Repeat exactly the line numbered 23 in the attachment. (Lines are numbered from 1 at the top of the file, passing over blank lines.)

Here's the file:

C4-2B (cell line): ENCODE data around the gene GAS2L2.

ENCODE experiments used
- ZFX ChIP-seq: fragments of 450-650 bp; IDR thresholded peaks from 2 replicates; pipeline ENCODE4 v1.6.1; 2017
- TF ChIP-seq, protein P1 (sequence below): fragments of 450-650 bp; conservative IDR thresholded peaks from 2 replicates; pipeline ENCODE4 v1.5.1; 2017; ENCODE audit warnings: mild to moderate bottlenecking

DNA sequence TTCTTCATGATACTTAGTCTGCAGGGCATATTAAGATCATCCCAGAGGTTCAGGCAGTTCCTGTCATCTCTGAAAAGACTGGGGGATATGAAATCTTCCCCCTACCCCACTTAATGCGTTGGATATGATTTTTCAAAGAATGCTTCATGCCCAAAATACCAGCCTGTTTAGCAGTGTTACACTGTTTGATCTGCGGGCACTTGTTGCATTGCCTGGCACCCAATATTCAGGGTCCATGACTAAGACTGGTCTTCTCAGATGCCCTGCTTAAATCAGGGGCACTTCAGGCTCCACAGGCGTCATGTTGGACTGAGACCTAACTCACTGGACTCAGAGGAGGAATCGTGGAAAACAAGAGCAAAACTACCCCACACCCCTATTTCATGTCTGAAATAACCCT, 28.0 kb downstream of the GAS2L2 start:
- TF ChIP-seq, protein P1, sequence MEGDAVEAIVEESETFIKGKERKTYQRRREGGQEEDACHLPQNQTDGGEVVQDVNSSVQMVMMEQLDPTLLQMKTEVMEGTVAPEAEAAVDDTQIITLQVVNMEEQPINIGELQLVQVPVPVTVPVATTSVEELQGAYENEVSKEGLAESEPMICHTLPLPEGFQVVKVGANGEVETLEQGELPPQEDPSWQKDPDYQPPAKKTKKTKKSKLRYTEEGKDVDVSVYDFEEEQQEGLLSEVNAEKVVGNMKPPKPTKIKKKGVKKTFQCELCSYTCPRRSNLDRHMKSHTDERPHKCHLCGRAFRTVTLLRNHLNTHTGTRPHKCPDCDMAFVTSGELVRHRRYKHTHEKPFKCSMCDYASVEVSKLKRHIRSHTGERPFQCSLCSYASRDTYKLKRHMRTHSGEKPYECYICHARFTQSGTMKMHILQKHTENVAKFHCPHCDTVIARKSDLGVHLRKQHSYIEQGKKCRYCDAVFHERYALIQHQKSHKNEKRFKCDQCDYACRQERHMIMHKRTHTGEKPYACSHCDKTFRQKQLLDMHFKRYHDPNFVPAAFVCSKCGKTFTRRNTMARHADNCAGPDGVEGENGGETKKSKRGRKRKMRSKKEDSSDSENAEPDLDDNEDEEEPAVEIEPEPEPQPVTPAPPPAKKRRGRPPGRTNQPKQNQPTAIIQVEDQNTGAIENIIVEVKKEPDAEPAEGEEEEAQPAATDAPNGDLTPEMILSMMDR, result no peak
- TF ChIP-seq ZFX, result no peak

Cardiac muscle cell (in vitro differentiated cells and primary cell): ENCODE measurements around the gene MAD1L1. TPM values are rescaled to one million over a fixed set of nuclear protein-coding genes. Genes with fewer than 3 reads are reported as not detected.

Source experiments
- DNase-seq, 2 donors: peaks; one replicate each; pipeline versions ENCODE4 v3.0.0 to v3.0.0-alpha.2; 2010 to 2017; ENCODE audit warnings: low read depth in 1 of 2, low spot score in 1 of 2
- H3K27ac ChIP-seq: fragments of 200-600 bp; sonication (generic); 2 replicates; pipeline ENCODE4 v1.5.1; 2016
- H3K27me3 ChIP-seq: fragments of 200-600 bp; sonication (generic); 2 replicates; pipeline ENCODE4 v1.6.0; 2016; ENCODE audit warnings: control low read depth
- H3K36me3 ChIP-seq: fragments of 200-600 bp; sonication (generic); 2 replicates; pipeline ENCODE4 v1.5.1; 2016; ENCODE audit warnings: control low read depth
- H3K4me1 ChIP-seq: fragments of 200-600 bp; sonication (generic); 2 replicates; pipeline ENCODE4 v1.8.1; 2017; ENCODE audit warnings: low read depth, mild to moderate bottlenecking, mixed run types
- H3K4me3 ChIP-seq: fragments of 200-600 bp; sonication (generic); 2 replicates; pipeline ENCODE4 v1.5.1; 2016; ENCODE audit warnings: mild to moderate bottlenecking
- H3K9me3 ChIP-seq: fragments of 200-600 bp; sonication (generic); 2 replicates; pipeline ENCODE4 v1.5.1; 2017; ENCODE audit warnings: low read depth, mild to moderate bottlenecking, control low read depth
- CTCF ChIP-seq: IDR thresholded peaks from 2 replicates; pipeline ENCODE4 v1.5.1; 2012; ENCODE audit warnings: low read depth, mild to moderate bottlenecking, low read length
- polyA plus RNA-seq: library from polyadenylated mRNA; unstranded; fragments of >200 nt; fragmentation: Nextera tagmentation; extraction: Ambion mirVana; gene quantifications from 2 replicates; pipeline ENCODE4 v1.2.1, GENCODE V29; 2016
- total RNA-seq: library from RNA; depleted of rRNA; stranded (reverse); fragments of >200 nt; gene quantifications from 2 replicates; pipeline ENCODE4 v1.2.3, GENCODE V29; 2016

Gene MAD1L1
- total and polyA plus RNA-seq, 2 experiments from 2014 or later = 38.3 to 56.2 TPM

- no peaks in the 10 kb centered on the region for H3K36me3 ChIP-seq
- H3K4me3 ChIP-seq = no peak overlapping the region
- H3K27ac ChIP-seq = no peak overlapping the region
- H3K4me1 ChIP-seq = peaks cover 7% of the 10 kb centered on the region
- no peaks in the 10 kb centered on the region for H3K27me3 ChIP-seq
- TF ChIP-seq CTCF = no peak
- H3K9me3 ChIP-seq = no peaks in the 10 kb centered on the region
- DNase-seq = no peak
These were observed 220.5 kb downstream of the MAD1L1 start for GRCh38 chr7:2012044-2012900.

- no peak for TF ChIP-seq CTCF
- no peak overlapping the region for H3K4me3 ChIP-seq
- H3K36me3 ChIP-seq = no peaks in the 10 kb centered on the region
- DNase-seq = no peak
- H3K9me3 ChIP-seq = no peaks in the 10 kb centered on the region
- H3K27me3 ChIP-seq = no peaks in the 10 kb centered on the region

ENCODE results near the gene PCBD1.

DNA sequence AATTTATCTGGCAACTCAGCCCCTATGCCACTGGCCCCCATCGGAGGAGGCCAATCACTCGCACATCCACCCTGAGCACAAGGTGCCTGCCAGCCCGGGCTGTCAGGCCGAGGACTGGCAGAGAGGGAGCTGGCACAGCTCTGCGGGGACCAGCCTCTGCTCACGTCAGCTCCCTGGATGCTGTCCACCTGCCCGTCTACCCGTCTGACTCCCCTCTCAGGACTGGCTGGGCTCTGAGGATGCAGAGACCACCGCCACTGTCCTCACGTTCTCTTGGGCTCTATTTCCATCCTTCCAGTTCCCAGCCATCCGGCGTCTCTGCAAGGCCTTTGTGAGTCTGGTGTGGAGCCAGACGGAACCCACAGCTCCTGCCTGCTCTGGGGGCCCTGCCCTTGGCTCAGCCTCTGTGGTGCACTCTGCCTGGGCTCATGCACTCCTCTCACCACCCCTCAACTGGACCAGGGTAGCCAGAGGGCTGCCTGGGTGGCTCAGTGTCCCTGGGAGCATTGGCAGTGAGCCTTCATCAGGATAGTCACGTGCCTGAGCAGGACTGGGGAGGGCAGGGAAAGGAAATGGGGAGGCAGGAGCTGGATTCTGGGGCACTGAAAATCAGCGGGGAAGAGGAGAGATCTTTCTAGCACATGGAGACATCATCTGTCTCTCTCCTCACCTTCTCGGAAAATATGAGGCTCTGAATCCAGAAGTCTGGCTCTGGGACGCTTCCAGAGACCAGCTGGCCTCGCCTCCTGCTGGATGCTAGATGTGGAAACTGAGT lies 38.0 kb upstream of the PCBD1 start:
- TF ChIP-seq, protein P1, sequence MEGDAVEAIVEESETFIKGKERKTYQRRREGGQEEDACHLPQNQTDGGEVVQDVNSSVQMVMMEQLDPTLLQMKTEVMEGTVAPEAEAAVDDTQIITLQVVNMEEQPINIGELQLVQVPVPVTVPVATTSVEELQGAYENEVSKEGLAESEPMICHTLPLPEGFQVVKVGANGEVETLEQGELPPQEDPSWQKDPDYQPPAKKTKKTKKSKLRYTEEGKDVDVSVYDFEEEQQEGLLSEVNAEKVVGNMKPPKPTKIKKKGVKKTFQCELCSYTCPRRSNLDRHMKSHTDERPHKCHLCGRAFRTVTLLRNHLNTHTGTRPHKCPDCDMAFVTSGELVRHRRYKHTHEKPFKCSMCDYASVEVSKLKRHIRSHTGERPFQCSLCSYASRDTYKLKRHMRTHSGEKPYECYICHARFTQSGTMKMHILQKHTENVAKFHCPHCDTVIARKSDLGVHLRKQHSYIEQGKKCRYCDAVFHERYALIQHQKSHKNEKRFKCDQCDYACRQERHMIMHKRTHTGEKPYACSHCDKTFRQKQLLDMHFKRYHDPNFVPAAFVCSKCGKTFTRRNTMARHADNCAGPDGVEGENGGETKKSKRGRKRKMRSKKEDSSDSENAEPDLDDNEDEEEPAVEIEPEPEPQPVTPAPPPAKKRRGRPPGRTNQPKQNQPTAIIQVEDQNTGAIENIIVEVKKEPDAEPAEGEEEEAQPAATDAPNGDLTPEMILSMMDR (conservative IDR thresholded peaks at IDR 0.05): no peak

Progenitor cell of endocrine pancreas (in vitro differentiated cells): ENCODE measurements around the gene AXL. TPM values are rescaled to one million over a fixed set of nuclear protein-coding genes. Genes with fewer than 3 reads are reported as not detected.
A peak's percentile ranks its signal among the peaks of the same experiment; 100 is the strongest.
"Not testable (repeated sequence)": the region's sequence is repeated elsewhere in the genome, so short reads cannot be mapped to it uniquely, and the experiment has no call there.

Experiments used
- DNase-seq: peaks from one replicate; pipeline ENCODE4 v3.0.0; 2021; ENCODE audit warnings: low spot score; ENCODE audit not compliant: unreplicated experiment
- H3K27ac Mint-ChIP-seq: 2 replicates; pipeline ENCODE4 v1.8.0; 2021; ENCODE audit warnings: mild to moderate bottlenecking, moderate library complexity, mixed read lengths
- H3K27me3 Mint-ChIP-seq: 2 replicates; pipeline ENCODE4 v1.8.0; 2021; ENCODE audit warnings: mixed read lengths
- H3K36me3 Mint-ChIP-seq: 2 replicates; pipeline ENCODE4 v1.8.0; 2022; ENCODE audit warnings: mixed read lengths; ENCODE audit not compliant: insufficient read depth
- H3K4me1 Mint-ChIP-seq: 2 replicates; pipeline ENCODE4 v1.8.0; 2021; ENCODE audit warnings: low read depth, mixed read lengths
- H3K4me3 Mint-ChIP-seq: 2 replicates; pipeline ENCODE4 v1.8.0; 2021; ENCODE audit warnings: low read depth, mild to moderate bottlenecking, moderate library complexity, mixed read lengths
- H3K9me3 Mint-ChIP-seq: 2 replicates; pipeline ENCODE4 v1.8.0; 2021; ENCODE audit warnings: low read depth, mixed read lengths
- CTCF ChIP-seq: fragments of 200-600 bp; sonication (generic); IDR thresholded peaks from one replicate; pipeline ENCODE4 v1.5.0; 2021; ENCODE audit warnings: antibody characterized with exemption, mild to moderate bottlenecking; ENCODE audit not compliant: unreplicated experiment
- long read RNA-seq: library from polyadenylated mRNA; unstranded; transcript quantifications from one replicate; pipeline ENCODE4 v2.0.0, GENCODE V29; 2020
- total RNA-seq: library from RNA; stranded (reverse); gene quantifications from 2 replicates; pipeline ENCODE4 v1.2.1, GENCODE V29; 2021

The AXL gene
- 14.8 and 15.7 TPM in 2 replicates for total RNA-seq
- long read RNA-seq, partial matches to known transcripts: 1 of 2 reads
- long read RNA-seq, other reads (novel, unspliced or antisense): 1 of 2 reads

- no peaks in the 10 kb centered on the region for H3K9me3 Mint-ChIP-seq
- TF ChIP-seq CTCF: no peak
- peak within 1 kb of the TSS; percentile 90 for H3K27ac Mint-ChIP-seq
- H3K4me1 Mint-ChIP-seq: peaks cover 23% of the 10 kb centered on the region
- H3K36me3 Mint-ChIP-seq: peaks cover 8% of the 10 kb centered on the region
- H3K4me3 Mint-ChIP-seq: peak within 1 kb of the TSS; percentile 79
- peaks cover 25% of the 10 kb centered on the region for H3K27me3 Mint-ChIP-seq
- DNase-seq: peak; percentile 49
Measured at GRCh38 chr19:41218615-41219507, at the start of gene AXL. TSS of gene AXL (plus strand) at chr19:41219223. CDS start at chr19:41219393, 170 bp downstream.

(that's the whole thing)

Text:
- H3K4me3 ChIP-seq = no peak overlapping the region